I think you’ve lost your way, Michael,’ his lover said. ‘You were coming to find me, remember?’

And look what happened. I put our friends in danger. I've lost Viv. He might have driven back for all I know. I should never have let him drive. God knows what happened to Felix. But I found this place. We can be safe here. I won’t put them at risk again.’ They were sat side by side on a tree trunk, his hand clasping hers for the first time in months. ‘I need you.’

You’re strong enough, you always have been. You shouldn’t doubt yourself.’

I’m not.’

You can’t hide here.’

I’m not hiding.’

Why are you tripping in the woods?’

You’re here.’

Oh Michael, haven’t you worked it out yet?’ As he leaned forward to receive her kiss, he remembered.

Viv was right. The wood was a different place after dark. Every cricket call and branch creak took on a new and menacing meaning. A moth fluttering into Michael’s face elicited from him a scream that brought Viv running back to the hilltop clearing. Michael heard this as a crashing through the woods and ran into the darkness. Shit, thought Viv as he chased after him, rugby-tackling him before he managed to get too far away. Michael’s arms flailed at him and Viv was forced to pin them to the ground.

“Calm down, Michael, remember what I told you. It’s just the darkness. But you are in control.” But Michael’s eyes were wide with terror and he did not seem to understand a word his friend was saying.

It’s just the brew and it’s only temporary, he told himself. What was Viv’s advice? Think of Neibh, camping on the beach at Cromer. He shut his eyes, shut out the dark wood, focused on the swirling colours behind his eyelids and took himself back to the beach. A pleasant weekend of beach walks and pier-fishing that might have been a thousand years ago for all that had changed. He re-lived every moment he could remember. And when that was over, he did it again.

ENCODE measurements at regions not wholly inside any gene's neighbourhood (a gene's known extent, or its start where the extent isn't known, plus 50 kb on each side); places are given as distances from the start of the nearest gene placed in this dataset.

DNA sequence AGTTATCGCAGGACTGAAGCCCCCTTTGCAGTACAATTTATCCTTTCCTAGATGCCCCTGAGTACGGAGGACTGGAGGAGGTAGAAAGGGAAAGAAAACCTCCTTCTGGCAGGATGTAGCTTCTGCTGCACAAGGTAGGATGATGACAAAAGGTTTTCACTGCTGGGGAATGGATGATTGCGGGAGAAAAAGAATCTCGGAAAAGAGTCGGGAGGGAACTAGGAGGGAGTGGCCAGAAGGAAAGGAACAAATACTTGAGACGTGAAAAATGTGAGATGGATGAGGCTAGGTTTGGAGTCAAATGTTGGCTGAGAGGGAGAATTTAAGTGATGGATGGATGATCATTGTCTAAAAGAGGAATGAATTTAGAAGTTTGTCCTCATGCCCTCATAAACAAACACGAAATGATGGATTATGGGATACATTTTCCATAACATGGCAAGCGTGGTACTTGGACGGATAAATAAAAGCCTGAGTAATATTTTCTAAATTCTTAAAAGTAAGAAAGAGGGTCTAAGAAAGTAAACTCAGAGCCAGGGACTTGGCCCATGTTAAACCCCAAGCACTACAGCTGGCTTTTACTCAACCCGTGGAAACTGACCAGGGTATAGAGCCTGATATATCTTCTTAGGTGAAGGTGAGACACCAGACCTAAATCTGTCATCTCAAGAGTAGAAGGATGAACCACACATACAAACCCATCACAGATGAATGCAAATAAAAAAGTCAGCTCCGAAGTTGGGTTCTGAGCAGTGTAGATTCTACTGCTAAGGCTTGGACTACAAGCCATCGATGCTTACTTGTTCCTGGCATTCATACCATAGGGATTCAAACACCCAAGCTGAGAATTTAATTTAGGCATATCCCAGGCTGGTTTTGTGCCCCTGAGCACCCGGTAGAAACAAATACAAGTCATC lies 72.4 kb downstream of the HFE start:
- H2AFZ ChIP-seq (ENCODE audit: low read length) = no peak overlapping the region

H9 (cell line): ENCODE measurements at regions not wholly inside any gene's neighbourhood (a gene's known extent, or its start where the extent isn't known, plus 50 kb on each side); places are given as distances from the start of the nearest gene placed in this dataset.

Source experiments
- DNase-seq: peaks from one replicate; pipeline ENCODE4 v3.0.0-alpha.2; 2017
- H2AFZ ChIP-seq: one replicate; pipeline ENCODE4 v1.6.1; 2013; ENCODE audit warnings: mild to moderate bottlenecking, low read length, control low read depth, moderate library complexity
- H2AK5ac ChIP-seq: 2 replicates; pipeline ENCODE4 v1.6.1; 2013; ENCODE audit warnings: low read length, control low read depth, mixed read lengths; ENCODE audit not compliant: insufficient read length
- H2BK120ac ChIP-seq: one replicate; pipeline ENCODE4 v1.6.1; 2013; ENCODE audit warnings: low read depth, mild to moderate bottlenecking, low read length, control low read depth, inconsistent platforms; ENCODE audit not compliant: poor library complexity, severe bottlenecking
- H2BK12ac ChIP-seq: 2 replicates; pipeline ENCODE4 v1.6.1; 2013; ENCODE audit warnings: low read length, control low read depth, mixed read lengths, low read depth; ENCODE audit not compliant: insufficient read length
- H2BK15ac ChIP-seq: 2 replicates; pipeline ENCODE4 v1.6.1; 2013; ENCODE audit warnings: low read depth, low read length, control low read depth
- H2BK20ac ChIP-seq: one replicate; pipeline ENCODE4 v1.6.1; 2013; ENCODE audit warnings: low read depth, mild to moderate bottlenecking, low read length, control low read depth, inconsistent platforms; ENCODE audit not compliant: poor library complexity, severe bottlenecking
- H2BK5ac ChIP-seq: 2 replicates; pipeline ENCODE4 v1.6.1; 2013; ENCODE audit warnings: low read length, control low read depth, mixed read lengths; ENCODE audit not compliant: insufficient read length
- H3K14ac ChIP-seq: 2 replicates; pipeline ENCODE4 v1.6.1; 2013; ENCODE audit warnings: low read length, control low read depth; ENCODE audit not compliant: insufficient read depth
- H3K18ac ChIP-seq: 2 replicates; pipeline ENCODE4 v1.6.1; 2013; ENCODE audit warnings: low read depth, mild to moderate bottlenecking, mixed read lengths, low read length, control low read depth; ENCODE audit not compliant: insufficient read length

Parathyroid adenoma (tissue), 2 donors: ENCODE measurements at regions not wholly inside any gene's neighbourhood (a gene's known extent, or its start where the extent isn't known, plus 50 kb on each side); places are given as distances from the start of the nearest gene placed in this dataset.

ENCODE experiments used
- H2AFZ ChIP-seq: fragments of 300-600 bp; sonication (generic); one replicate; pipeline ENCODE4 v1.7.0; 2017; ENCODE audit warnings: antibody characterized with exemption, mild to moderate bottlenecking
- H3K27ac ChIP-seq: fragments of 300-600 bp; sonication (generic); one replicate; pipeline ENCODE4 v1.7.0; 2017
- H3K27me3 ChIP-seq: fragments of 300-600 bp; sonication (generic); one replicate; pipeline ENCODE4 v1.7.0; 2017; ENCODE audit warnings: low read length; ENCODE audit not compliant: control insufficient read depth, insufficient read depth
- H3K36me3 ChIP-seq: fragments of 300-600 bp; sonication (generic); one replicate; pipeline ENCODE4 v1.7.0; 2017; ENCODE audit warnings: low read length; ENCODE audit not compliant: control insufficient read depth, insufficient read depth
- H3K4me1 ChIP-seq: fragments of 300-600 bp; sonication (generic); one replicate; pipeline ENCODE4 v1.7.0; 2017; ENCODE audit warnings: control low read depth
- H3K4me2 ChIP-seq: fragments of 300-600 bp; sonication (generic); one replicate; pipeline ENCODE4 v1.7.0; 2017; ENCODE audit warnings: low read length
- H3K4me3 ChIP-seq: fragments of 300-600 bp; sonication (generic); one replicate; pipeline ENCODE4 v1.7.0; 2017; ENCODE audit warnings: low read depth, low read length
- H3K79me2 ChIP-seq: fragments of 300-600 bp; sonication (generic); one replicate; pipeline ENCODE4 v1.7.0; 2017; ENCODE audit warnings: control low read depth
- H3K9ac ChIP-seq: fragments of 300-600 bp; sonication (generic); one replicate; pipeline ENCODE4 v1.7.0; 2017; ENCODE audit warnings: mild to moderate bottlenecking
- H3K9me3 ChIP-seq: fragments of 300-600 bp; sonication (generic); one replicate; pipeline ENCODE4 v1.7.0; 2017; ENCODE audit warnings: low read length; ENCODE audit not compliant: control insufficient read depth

Viv found Michael soon after sunrise. He had not run far. He was asleep – his head rested on the lumpy roots of an ash tree.

“How do you feel?” he shook his friend gently.

“Cold, tingly. Where have you been?”

“Physically, I’ve been sat by the fire I lit. Mentally, I’ve been on quite a journey.”

“Me too.”

“Want to talk about it?”

“I spoke to Neibh.”

“You know that wasn’t real, right?”

“Yeah, I know. But I think I spoke to her memory. Sort of inside me. Does that make any sense?”

“That depends. What did she have to say?”

“I can’t stay here with these folks. We have to move on.”

“She’s right.”

"I still didn't say goodbye."

"I know, bud."

"I'm not sure I want to yet."

Wednesday, 5 October 2011

Norwich Village

I thought I would write a little about Norwich, as I went to a funeral of a local man, Bernie, yesterday and was touched by the turnout. The service was brief - three pop songs and a eulogy.  The wake was in a pub. People of all ages sitting around in the garden saying how 'lovely' the buffet was. (Sausage rolls, wotsits, quiche, and chicken legs).  I don't want to sound snobbish - I actually like all those things and went back for seconds. 'Bernie would have loved this,' everyone kept saying.  Maybe he would.  Even though he was dead, people kept buying pints of John Smiths and putting them beside a photograph of him.  

To me, Norwich is the people I share it with. Initially, the crowd I met at University, but gradually widening to include a more diverse group of individuals.  'Norwich Village' - the locals joke, but I like that feel to a place.  I would happily have stayed in Martinstown (the village in Dorset where I grew up) if all my friends hadn't left in search of work. 

Monday, 3 October 2011